Zine Dream

The Toronto zine scene evolves

Those worried the digital blog killed the zine can sleep safe at night. The fourth annual Zine Dream small press art fair was in full force at the Tranzac on Sunday afternoon. "I'm not concerned about zines disappearing" says Zine Dream organizer Jesjit Gill, "do it yourself publishing is very accessible and people will always want to express themselves."

Zines may not be a dying art, but at Zine Dream, the definition of the traditional zine is certainly being stretched. Gill's background in screen-printing allows for a more fine art and design bent than other zine fairs. This year at Zine Dream there were over forty vendors sporting everything from published art books, records, silk screened t-shirts to homemade spices. "Any kind of creative endeavor is welcome here", says Gill and yes that includes homemade spices.

Zine Dream

The Tranzac is the permanent home to The Toronto Zine Library that houses and preserves zines. Patrick Mooney, member of the Toronto Zine library collective, has noticed that over the years the Toronto zine scene has shifted its focus away from diary-esque and confessional zines and more towards fine art, photography and design. Despite this shift he agrees zines will always be here on some level and that the more artistic driven zines win out over their digital blog competitors because fine art is harder to replicate online.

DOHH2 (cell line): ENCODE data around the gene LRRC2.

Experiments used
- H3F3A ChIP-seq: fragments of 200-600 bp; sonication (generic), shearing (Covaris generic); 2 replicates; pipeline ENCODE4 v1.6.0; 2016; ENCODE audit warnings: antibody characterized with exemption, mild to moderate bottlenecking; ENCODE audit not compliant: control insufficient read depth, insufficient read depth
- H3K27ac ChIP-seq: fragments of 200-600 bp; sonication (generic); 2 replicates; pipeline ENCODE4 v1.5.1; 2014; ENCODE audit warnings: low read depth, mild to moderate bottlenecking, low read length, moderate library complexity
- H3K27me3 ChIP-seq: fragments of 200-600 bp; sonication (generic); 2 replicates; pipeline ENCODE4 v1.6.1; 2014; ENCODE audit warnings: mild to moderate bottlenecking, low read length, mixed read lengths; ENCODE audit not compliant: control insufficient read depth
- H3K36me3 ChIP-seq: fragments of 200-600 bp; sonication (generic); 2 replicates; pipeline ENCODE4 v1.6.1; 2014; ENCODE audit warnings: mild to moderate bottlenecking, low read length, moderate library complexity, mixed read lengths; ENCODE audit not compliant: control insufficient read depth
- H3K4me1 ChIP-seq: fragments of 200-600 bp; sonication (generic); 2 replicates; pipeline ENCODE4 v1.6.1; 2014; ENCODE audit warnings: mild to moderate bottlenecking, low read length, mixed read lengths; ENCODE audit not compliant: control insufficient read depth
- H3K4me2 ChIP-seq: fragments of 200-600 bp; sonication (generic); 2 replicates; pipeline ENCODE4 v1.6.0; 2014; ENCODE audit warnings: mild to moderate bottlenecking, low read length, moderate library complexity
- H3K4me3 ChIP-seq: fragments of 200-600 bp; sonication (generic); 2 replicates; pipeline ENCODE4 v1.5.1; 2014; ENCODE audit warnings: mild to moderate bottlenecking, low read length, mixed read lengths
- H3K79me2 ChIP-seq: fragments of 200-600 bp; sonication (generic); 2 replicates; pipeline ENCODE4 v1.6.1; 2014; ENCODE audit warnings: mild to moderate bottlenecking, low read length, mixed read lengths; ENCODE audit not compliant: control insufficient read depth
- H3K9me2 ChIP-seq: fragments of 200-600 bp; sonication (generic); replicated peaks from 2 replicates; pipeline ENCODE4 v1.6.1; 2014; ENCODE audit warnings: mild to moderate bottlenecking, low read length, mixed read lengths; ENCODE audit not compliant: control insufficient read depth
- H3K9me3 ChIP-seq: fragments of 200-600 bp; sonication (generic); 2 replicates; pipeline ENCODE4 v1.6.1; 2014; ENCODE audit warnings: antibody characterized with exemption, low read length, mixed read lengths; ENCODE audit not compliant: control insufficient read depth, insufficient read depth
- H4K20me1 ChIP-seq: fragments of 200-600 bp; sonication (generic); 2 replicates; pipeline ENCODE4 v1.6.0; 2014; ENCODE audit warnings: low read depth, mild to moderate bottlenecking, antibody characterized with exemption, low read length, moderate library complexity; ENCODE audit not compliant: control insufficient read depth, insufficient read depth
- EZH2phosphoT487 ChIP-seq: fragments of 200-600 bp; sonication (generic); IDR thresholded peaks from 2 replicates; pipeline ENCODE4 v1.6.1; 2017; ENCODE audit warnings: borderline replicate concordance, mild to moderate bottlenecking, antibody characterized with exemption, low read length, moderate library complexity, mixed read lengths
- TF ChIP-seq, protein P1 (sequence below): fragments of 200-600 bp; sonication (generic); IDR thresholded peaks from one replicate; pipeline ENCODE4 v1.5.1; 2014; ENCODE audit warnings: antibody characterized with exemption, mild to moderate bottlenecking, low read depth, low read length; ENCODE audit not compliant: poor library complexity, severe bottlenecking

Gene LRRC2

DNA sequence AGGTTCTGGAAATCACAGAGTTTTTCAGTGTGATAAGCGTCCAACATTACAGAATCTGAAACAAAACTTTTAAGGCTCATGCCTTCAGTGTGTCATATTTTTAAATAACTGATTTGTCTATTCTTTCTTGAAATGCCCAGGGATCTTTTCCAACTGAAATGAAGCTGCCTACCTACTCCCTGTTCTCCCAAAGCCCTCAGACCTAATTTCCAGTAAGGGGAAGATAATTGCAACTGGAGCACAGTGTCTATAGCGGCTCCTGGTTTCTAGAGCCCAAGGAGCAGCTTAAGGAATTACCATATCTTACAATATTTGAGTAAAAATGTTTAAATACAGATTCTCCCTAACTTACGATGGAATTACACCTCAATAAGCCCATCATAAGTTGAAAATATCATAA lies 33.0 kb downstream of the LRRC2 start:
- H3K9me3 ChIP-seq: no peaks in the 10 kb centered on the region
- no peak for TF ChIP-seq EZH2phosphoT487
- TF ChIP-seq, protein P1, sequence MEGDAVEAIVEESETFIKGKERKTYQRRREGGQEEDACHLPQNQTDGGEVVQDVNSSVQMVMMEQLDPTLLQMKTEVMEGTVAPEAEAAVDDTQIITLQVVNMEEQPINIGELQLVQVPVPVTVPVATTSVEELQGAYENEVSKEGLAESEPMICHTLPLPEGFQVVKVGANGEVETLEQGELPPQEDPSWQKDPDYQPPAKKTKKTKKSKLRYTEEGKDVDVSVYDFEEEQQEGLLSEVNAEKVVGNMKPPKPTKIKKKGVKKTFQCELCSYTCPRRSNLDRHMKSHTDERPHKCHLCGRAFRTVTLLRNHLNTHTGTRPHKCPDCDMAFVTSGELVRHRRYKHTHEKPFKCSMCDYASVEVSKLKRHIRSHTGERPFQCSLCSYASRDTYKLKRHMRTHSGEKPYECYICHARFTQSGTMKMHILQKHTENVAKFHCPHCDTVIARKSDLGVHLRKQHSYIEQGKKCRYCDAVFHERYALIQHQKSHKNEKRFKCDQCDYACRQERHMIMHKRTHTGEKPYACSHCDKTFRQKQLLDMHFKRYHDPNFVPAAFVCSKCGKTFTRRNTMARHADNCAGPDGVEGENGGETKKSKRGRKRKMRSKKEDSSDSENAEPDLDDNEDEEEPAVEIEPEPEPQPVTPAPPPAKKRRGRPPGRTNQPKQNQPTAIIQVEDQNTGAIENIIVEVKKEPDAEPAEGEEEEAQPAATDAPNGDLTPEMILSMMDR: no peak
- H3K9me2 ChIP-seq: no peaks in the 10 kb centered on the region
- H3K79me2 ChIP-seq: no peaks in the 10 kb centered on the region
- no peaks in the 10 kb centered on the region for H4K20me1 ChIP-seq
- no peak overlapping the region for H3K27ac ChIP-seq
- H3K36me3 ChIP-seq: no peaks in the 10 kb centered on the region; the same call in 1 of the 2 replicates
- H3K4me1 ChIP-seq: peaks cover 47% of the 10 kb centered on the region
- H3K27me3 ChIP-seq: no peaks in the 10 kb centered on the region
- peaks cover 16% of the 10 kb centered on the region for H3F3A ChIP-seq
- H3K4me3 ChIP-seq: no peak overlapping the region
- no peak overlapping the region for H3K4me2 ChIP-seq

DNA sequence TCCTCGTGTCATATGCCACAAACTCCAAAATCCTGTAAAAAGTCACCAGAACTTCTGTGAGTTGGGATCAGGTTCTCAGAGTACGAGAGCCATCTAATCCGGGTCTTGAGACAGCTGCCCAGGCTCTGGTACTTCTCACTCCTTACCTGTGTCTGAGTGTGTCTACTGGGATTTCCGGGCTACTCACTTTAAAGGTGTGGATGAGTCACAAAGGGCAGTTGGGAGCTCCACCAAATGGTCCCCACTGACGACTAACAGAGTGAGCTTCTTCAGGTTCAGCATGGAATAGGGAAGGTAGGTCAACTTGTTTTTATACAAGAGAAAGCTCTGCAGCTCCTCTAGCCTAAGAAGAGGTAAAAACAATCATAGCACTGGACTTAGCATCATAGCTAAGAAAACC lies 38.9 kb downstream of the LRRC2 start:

Zine Dream

Along with a shift in zine style is a shift in the motives behind zine publication. Most of the vendors share a common satisfaction in creating art that is tangible, accessible and more powerful in person, yet there is also a new sense of entrepreneurialism and making a product for a larger market.

Zine Dream

No Fun Press markets their photography zines as a flagship product under their publishing house. Their zines have a Vice magazine edginess and aesthetic to them. Their DIY aesthetic looks professional and speaks to a unified brand. Their table is equal parts product and equal parts marketing. One of the younger vendors at the fair, they represent a new generation of entrepreneurs.

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Writing by Lily Ames. Photos by Ross McAuley.


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